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Kong is King in Big, Dumb Fun

Kong: Skull Island is everything it needs to be and no more. It’s a monster movie where monsters fight other monsters while the humans try desperately not to get trampled on or eaten. And that’s fine.

Jordan Vogt-Roberts monster movie is fresh off the Warner Bros. assembly line and manages to retain just a few dashes of personality to keep it interesting. Unlike its predecessor, Gareth Edward’s Godzilla, Kong: Skull Island wastes little time in getting to the reveal of Kong himself.

Set at the end of the Vietnam war, Monarch Institutes beseeches the U.S. government for funding to survey a newly discovered island; aptly named Skull Island.

The head of Monarch, Bill Randa, played by the ever reliable and always entertaining John Goodman begs the reluctant government agent for help. “As far as I’m concerned you guys are up there with those nuts searching for life on other planets.” Goodman just stares at the Senator, “Yeah but those guys are lunatics.”

One of the reasons Kong: Skull Island works as well as it does it because it doesn’t take itself too seriously while totally behaving as it if it does. This is a movie that travels in Hollow Earth Theory as well as time-honored Hollywood studio mega-budget cliches. The character actors are characters, and the marquee names are present so there are names to have above the title marquee.

Long story short a team from Monarch with a military escort led by Col. Preston Packard (Samuel L. Jackson) along with an ex-Special Ops officer James Conrad (Tom Hiddleston) and a Time Magazine photographer Mason Weaver (Brie Larson) travel to Skull Island to map it out.

Well, Monarch says it just wants to survey it, but in reality, they just want to prove that the Earth is hollow and that monsters are living underneath it. So, the typical plot for a movie like this.

Lo and behold wouldn’t you know upon arriving and dropping depth charges on the island they encounter a giant gorilla (Kong)? Seriously this movie wastes no time in getting into the “giant ape smashes things” segment and I loved it for this destruction spree. Kong: Skull Island is ruthlessly efficient in its set up and pay off.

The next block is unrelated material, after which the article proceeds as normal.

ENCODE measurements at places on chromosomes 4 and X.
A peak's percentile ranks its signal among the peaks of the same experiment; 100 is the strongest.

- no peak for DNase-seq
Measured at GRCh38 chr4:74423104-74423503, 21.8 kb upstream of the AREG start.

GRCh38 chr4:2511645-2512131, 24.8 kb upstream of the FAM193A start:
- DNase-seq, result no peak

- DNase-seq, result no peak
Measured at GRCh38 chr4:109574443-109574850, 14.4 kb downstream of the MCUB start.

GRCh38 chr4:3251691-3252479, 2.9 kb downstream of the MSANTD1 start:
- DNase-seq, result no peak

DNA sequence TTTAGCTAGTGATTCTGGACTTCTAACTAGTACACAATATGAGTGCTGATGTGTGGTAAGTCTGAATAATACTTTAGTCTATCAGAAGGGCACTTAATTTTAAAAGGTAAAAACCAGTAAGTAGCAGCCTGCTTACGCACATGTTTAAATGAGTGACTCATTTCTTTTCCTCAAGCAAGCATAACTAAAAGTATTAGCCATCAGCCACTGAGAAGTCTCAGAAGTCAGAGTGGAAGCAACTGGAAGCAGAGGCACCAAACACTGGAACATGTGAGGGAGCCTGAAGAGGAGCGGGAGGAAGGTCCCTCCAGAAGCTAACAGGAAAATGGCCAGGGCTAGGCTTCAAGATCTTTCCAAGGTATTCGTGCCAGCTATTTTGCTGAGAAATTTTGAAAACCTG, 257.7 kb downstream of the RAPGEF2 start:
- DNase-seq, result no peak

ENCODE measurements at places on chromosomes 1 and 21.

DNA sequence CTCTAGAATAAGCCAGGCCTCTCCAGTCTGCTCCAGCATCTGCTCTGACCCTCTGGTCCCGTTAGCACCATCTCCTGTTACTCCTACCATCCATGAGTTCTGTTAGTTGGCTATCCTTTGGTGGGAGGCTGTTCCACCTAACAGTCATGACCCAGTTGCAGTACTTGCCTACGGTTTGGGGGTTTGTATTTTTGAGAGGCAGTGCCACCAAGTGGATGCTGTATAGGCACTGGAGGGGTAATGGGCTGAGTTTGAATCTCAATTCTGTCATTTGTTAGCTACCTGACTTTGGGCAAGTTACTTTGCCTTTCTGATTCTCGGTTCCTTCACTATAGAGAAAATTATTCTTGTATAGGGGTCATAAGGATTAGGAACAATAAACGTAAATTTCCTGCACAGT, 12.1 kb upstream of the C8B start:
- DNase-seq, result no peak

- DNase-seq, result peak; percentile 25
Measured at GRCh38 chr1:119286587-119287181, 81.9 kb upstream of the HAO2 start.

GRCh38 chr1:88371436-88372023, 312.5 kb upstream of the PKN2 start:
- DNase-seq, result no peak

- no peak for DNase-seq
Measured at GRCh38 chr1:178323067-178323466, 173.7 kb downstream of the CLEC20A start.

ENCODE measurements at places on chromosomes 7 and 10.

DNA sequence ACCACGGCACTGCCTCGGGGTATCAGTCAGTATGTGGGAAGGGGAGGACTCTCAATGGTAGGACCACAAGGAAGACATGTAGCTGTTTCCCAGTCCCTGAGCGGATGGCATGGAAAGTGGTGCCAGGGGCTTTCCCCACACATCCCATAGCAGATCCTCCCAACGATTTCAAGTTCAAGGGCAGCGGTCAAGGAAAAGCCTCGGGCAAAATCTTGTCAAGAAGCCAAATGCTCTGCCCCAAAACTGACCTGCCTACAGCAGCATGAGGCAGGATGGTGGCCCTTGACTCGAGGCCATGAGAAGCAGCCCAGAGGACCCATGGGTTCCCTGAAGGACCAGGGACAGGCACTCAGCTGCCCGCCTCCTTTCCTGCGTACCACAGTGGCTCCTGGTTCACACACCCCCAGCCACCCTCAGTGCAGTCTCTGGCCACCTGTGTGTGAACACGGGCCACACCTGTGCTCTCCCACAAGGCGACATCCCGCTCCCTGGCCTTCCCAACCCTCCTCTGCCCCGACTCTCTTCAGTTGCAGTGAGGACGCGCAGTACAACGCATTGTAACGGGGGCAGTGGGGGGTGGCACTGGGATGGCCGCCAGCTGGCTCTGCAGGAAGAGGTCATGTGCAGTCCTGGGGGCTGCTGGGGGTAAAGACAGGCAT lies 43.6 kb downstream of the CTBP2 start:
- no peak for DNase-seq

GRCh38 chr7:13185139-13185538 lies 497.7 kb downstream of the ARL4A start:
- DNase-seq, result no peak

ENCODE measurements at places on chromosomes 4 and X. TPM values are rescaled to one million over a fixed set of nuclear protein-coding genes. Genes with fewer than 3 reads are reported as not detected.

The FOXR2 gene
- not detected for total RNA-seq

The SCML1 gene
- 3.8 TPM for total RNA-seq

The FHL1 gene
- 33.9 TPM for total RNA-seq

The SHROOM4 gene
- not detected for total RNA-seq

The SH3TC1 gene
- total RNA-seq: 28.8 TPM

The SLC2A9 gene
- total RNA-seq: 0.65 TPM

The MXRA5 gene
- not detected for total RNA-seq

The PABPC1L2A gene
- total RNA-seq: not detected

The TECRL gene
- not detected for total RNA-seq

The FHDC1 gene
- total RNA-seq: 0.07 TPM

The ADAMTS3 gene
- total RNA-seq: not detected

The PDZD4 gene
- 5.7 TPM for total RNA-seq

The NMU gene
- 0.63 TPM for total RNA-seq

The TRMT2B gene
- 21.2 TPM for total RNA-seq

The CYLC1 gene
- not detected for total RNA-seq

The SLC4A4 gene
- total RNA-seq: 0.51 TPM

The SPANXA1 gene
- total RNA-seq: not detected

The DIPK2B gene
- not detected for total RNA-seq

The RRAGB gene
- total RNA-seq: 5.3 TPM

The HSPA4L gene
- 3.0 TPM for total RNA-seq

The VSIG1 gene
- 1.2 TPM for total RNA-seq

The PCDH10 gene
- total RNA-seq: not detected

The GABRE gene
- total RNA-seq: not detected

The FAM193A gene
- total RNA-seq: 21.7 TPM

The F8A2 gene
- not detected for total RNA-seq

There’s just enough backstory to each character, so we know which archetype they are. Col. Packard is the crazed Colonel who hates that the war is over and hates that America quit and is looking for any enemy he can defeat. Conrad as a Special Ops Tracker is square-jawed and stoic and knows just enough that the money Monarch is offering him isn’t sufficient. And so on and so on.

But let’s be honest, in a monster movie top billing always goes to the monster. Kong himself actually gets a backstory. As told by a stranded WWII pilot Hank Marlow (John C. Riley), Kong is the last surviving member of a species that hunts giant skull-like lizards that live under the Earth. Kong is the Earth’s first and last line of defense from the terrors that lurk beneath the surface.

Blessedly the screenwriting committee in charge of this iteration of Kong have discarded the Beauty and the Beast angle. Kong and Mason do share a connection, but it’s less of a skeevy “You’re the first blonde the natives have ever sacrificed to me. I think I’ll keep you.” and more of an understandable “You’re like the one new person I’ve seen that hasn’t tried to make me bleed. Thank you. You’re cool. Gotta go save the world again.”

Speaking of the natives, they have no lines of dialogue  because they don’t use language in the same way we do. They tend to be a silent people using head bows and looks as a means of communications. Which could just be a colonial form of silencing, but is still leagues ahead of the 1933 King Kong which is well and truly horrifically racist.

Kong: Skull Island may well be the least realistic movie playing in theaters right now. The cast is divided into two teams, one led by Hiddleston and Larson with their impeccable hair, and the other led by Goodman and Jackson which encounter all manner of slime and nightmarish creatures. There is a moment towards the end where Brie Larson is sitting on the boat as they leave the island, her skin with just a few smudges of dirt, her hair out of a Vidal Sassoon commercial, with a smile on her face; and it had me chuckling.

Who would’ve guessed that just a few scenes earlier she had been unconscious and drowning in the ocean, scooped out by Kong, clutched in his fist as a giant skull-headed lizard swallowed said fist in its mouth, only to have Kong rip out its tongue with said fist (the same fist with Larson in it)?

If any of this causes you to roll your eyes and harumph, then skip this movie. But if this makes your eyes shine with excitement and a gleeful smirk appear on your lips? Friend, do I have a movie for you. I enjoyed myself silly. Granted I had a head cold when I saw this, but it was exactly what I needed. Things went boom. The actors, because they are good at what they do, were fun to watch.

Kong: Skull Island is big, dumb fun. With an emphasis on big, dumb, and fun. It could be said that these actors are wasted in this material. I would argue material like this doesn’t require any kind of actor, the monsters are what we are here for. The actors are just here to look pretty and say funny, nonsensical lines, and to make sure their hair never looks mussed up. There’s a post credit scene but honestly, do you really not know what this movie is setting up?


Image courtesy of Warner Bros. Pictures

Jeremiah
Written By

Jeremiah lives in Los Angeles and divides his time between living in a movie theatre and writing mysteries. There might also be some ghostbusting being performed in his spare time.

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